Francis Ford Coppola's Challenges in Distribution

NBCUniversal Chief Content Officer Donna Langley was there. So does Sony chairman Tom Rothman. Bob Iger was one of the Hollywood heavyweights, but at least he had a good excuse, in the midst of a nasty proxy war with investor Nelson Peltz.

Event: Grand Opening MegalopolisSelf-funded Epic from Legendary The Godfather Trilogy director Francis Ford Coppola to titans of film industry. The March 28 screening — held at Universal's CityWalk IMAX theater at 10 a.m. — was attended by such Coppola-verse talents as nephew Nicolas Cage, The Godfather The series stars Al Pacino and Coppola's ex-nephew Spike Jonze. Two of the film's stars — Shia LaBeouf and Coppola's sister Talia Shire — were also on hand.

The project, which Coppola first began writing in 1983, cost $120 million to produce — financed by the sale of a significant portion of his wine empire (a 2021 contract Reportedly worth more than $500 million) at two hours and 15 minutes, follows the rebuilding of a metropolis after accidental destruction, with two competing visions — one of an idealistic architect (Adam Driver), the other of its pragmatist mayor (Giancarlo Esposito) — clashing. process. References to ancient Rome — including Caesar's haircut on men — abound.

Coppola, 84, has said no decision will be made about the festival bow until the distribution plan is in place. But while there was no shortage of interested suitors – apart from Rothman and Sarandos, Warner Bros.' Pam Abdi, Disney live-action boss David Greenbaum, Netflix's Ted Sarandos and Paramount's Mark Weinstein were spotted — according to multiple sources at the screening. The Hollywood Reporter That Megalopolis Finding a distribution partner faces a steep uphill battle. Says a distributor: “There is no way this movie can be positioned.”

See also  GAZA: Hundreds may die in Gaza hospital bombing, Israeli blockade paralyzes medical services

“Everyone is rooting for Francis and feeling nostalgic,” says another attendee. “But there's also the business side of things.”

A third participant noted “an apparent silence at the end of it,” but stopped short of writing the film off as a failed exercise. “Does it wobble, wobble, go all over the place? Yes. But it's really imaginative and says something about our times. I think it will be a small, niche label [that picks it up].”

But a boutique label like A24 or Neon doesn't have the budget for the massive marketing push Coppola envisions. A source says THR Coppola assumed that a deal would be done very quickly, and that a studio would spend a huge P&A (prints and publicity, including all marketing) of $40 million domestically and $80 million to $100 million worldwide.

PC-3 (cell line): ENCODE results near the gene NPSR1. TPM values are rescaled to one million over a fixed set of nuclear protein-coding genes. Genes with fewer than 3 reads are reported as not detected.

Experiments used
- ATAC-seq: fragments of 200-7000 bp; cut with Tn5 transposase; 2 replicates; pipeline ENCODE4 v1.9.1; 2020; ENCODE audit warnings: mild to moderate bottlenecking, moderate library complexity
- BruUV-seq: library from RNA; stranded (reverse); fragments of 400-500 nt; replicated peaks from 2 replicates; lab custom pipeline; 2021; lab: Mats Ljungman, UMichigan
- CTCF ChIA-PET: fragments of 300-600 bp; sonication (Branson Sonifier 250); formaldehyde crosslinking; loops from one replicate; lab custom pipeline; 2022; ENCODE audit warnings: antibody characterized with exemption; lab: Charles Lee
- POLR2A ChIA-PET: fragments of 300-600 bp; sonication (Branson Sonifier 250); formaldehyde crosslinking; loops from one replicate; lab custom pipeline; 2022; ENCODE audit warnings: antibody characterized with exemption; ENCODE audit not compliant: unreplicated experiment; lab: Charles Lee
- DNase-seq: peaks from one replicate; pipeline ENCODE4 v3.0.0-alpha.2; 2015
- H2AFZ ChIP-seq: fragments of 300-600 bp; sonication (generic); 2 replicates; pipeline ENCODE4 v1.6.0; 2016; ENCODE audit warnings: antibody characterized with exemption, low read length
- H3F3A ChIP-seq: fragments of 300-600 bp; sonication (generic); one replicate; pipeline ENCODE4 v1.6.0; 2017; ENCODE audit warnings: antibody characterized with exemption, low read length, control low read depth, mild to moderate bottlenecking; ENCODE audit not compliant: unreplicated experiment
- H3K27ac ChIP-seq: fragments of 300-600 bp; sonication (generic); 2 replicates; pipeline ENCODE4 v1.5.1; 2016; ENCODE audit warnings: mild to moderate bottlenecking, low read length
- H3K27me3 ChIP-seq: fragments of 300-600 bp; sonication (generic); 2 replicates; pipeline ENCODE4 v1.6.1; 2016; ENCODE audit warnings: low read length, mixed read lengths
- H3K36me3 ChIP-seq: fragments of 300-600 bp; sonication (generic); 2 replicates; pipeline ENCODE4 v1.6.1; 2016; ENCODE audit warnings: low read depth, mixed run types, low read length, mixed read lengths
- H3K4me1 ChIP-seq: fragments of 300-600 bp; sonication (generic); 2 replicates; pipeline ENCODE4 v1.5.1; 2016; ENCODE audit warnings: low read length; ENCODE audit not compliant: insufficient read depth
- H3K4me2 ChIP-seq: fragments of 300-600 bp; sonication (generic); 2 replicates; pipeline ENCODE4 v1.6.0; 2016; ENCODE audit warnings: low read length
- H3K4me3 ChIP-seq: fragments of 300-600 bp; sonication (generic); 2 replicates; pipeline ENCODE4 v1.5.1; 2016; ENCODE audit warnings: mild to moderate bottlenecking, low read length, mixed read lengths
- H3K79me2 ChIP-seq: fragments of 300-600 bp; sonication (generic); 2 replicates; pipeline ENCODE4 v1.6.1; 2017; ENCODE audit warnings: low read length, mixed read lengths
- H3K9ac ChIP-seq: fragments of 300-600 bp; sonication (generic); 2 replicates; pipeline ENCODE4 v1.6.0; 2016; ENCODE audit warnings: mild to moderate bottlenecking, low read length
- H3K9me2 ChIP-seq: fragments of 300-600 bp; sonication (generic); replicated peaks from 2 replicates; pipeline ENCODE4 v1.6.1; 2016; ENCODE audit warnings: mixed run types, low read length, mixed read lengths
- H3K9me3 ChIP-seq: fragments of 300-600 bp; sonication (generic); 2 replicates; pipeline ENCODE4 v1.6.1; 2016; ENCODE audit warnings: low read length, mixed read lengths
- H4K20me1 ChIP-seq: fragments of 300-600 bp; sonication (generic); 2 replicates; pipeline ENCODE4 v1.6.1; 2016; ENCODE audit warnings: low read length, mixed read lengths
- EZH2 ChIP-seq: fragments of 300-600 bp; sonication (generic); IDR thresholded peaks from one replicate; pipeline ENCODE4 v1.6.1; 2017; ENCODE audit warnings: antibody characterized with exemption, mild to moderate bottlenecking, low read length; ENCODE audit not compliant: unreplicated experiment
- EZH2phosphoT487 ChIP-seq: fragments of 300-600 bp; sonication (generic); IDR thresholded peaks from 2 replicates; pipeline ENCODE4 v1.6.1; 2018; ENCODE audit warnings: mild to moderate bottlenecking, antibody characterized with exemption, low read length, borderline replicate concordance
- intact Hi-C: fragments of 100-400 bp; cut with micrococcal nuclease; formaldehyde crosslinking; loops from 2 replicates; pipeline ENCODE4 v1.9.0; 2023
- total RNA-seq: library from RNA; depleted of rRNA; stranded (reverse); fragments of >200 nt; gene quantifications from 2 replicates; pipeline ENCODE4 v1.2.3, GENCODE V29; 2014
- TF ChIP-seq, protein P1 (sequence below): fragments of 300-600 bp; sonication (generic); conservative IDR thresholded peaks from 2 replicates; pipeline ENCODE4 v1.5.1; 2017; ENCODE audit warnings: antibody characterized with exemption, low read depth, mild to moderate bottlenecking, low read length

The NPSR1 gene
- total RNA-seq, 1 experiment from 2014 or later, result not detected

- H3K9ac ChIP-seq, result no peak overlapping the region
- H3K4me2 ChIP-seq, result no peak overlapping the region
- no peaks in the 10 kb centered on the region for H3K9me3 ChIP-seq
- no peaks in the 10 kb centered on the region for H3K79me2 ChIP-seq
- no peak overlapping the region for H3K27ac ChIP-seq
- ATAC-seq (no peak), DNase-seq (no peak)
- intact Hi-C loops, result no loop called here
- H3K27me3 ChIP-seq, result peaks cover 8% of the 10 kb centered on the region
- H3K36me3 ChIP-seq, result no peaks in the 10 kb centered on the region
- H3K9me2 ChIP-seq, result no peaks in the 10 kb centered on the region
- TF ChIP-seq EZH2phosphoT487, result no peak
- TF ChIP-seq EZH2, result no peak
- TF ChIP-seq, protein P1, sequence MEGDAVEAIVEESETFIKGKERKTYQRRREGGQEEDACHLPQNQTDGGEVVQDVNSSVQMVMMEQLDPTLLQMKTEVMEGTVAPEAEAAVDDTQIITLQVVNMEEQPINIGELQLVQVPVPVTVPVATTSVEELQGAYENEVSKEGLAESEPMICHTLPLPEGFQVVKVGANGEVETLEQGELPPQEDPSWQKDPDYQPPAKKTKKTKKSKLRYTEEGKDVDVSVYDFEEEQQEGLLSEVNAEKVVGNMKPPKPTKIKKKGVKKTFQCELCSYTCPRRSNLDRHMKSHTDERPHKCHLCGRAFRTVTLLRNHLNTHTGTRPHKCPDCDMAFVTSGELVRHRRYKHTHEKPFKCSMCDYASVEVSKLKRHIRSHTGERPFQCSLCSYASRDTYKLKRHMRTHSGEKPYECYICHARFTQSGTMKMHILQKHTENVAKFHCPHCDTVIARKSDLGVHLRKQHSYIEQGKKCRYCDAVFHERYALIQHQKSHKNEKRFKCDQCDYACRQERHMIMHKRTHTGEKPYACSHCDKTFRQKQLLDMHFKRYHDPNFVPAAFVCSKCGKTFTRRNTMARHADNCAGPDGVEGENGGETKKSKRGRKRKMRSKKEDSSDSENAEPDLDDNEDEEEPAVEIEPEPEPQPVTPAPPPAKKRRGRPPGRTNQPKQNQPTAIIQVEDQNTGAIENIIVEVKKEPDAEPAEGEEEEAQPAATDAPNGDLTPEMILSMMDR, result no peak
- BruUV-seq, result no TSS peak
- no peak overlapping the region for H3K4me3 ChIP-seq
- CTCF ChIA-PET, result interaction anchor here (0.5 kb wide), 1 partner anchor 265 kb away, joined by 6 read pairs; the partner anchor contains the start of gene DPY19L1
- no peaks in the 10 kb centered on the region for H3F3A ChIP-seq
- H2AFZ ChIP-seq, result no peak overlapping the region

That kind of issues big shares Megalopolis A better fit is a studio-backed specialty label like Disney-owned Searchlight or Universal-owned Focus. But Universal and Focus have already pulled out of the bidding, sources said THR.

“I find it hard to believe that any distributor would put up cash and be in the first position to recoup P&A and distribution fees,” says one distribution veteran. “If so [Coppola] I think there will be a lot more interested parties willing to put in P&A or hold back on spending.

Because Coppola was always keen for this to be an IMAX release, the buyer event was preceded by a small screening at the company's Playa Vista headquarters in Los Angeles (the first time the director had seen the film in its entirety on an IMAX screen). when Megalopolis While this was not a “shot for Imax” film — meaning not guaranteed a full Imax release — Coppola used camera technology that would allow him to capture some footage that could fill an entire Imax screen and worked with the company's flagship quality. Experts David and Patricia Keighley advise filmmakers.

See also  Mysterious respiratory illness spreads to North Carolina dogs

Sources close to the project say that IMAX will offer some support to the film if it gets distribution. However, like others, the IMAX film was expected to do very well commercially, sources add.

Following the muted response to the March 28 screening, it is now unclear whether a studio would agree to a negative pickup deal, in which the studio would buy the film outright or distribute the film for a fee. One studio head in attendance described it as “some kind of indie experiment” that could find a home on the streamer.

Most of the speakers THR Describe a movie that is a very hard sell to a wider audience. Two people say it's hard to figure out who's good and who's bad. The big exception is LaBeouf, who they say is the best thing about the movie (he's one of the antagonists).

Many have noted a particularly gruesome scene, with Jon Voight's character in bed, with what appears to be a huge erection; The scene takes quite a turn, but we won't spoil it here.

Not everyone is turned off. “I really liked it,” says a specialty label founder who describes it Megalopolis A “very big picture” that has “real life. … How do you define business? You watch the movie. Blade Runner And it did far more commercially than its opening weekend. Even if the confidence vote is held, Megalopolis His studio can't find a home: “It takes time to find the right fit,” he says.

Another studio head, however, was far less charitable in his assessment: “It wasn't very good, it was sad to watch. Anyone who puts P&A behind it, you're going to lose money. Coppola shouldn't have ended his directorial debut like this.”

See also  Mavs' Luka Doncic dominates Game 5 despite illness, knee injury

Leave a Reply

Your email address will not be published. Required fields are marked *